We should all be excited about Elizabeth Warren’s college plan
I’m sorry to be doing this. It’s April 2019, and we’re all far more concerned about finals than something a 2020 candidate has proposed. But here at Washington University, we’re a university—I think it’s fairly uncontroversial to say that—and the most recent proposal from presidential candidate Sen. Elizabeth Warren is directly relevant to us.
The plan is meant to address the intersecting problems of crippling student debt and inequality in higher education. It would eliminate $50,000 of debt for households with incomes under $100,000 per year, and progressively phase out the relief until it reached households with $250,000 annual incomes. (You might notice that that figure, $250,000, is pretty close to the annual family income of the average Wash. U. student.)
As usual, purported fears about the effect of these debt cancellations are generally overblown. As most student loan debt is held by the federal government, the plan would not—as right-wing commentator and worst-guy-in-your-freshman-GroupMe Ben Shapiro worried on Twitter— “screw lenders.” (Though one might be inclined to see that more as a drawback than an advantage; I’m not here to judge.) The government would knock this one asset off the books as just a spending program, which would be paid for by the senator’s proposed tax on assets over $50 million. The plan also addresses privately held debt, and from what I can tell, the process by which the Warren administration works with both banks and borrowers to resolve debts won’t be “screwing” anybody.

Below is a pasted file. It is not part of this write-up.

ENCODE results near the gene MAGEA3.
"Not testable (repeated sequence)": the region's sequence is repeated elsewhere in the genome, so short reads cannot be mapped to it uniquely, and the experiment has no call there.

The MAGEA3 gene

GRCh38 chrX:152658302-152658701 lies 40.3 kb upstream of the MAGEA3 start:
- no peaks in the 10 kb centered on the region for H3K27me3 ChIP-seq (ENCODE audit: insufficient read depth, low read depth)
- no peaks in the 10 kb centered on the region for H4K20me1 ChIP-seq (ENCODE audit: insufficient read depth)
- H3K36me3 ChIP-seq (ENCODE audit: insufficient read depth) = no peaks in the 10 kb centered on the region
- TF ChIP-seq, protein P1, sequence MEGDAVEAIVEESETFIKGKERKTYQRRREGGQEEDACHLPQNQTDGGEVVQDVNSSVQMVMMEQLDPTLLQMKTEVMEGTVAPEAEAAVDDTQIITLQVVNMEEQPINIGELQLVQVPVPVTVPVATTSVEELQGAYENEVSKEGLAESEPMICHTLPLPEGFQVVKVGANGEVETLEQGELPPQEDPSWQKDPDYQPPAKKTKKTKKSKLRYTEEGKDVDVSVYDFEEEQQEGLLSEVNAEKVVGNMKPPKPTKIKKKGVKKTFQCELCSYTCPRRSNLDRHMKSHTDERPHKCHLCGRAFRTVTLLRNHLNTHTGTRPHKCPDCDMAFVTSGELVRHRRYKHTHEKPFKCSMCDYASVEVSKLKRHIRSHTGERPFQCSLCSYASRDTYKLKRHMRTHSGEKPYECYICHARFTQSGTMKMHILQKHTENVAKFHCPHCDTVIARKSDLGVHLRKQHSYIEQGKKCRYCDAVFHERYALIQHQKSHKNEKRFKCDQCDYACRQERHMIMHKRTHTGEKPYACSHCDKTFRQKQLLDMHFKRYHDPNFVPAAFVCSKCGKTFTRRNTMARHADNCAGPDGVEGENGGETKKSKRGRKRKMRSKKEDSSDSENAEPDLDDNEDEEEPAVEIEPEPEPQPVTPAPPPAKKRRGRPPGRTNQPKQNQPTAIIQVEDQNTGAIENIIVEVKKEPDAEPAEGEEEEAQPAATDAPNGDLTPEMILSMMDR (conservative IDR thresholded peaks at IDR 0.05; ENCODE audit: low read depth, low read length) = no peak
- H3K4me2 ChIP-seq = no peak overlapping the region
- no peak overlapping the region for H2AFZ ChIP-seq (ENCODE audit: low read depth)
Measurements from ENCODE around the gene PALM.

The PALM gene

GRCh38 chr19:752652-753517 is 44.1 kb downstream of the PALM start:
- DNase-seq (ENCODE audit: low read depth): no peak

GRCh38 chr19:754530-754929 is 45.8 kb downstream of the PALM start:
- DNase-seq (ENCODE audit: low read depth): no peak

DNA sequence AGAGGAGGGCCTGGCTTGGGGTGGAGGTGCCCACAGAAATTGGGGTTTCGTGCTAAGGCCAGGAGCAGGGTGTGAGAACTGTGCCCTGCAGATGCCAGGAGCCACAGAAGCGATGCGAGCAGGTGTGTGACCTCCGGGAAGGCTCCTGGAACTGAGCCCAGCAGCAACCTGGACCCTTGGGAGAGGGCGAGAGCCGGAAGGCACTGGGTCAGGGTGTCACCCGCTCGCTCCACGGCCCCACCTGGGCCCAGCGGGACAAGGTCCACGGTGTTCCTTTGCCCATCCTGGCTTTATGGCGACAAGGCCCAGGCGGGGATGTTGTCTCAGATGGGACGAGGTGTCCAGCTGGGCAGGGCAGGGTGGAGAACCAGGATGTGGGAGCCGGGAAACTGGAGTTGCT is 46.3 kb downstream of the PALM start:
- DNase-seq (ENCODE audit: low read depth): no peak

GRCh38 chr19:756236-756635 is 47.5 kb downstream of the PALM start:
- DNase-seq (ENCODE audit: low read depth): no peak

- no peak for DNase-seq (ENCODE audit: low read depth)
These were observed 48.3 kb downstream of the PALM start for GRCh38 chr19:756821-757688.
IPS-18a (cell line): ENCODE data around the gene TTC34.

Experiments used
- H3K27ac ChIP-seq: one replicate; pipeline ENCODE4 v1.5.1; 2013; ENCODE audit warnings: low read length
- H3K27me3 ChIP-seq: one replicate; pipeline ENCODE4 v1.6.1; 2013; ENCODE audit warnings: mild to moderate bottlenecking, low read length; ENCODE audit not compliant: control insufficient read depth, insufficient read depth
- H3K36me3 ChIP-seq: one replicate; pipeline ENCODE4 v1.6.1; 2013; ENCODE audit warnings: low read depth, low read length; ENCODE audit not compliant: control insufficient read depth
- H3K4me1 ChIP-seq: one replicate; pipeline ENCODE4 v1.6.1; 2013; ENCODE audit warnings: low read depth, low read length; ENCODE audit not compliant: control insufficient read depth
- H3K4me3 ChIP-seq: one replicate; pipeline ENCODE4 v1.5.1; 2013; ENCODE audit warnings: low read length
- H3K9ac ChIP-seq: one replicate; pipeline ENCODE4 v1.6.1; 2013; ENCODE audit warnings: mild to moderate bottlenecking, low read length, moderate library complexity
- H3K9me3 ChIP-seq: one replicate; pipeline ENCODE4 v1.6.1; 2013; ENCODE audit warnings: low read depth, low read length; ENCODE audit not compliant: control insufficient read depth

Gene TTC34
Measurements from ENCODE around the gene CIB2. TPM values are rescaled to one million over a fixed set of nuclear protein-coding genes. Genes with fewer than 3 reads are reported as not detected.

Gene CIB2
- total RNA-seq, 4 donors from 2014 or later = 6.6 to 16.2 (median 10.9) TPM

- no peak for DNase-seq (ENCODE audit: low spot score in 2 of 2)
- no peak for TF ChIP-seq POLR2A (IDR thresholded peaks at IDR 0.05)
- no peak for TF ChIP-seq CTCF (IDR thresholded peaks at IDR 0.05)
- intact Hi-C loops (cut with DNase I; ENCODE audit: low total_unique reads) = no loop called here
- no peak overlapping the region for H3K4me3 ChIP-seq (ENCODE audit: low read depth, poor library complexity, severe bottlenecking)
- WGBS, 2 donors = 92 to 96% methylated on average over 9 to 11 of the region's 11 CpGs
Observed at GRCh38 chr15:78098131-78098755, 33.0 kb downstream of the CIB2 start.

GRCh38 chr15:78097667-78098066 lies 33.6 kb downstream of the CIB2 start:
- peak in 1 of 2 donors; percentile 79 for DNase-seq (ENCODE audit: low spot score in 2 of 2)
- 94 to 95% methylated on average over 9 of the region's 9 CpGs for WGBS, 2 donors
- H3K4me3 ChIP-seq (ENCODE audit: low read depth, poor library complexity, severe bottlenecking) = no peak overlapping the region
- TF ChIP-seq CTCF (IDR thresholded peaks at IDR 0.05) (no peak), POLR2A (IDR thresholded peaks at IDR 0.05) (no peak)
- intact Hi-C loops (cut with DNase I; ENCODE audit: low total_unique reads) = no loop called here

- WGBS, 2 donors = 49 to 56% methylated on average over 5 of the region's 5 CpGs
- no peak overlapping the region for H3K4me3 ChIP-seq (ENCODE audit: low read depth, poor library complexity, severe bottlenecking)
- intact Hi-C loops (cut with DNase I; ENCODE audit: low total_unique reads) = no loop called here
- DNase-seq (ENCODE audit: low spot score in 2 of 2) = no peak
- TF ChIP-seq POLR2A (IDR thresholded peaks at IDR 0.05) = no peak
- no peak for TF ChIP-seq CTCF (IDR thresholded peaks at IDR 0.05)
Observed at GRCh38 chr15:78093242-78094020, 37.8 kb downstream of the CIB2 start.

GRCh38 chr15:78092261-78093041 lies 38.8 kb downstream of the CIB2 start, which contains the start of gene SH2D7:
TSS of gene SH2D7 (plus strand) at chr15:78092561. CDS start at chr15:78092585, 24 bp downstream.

And debt cancellation isn’t the only aspect of the proposal. It would fully fund tuition at public colleges and universities, phase out federal support for for-profit colleges and set aside $50 billion for historically black and minority-serving institutions.
Most Wash. U. students wouldn’t be the ones who directly benefit from this plan, but we should embrace it because, as much as we may care about racial and economic inequality, they’re built into institutions like ours. We’re perhaps best known nationally as the school with the worst socioeconomic diversity measures in the country; we’re a part of the problem this proposal is confronting. Warren’s plan seeks to fundamentally change the way we think about college and the systems of inequity within our society that it too often perpetuates.
It’s embarrassing that so many Wash. U. students come from privileged backgrounds, and it’s embarrassing that we’re one of the few elite schools that can’t offer need-blind admissions. With federal funding for public schools, increased competition from our state-funded peer institutions will hopefully give the administration, which has only recently signaled a desire to become need-blind “in the future,” a bit of a kick in the pants. If anything like what Warren is proposing becomes law, we’ll all be better off.
Of course, you may be proud to be a part of the one-percent; you might be satisfied that our university caters primarily to the wealthy, and I guess then you won’t be too excited about the notion of college becoming less of a financial burden. That’s certainly also an opinion one can have.
But for those of us who see our inequality as a weakness, Warren’s initiative presents an opportunity. And we should all be excited about it.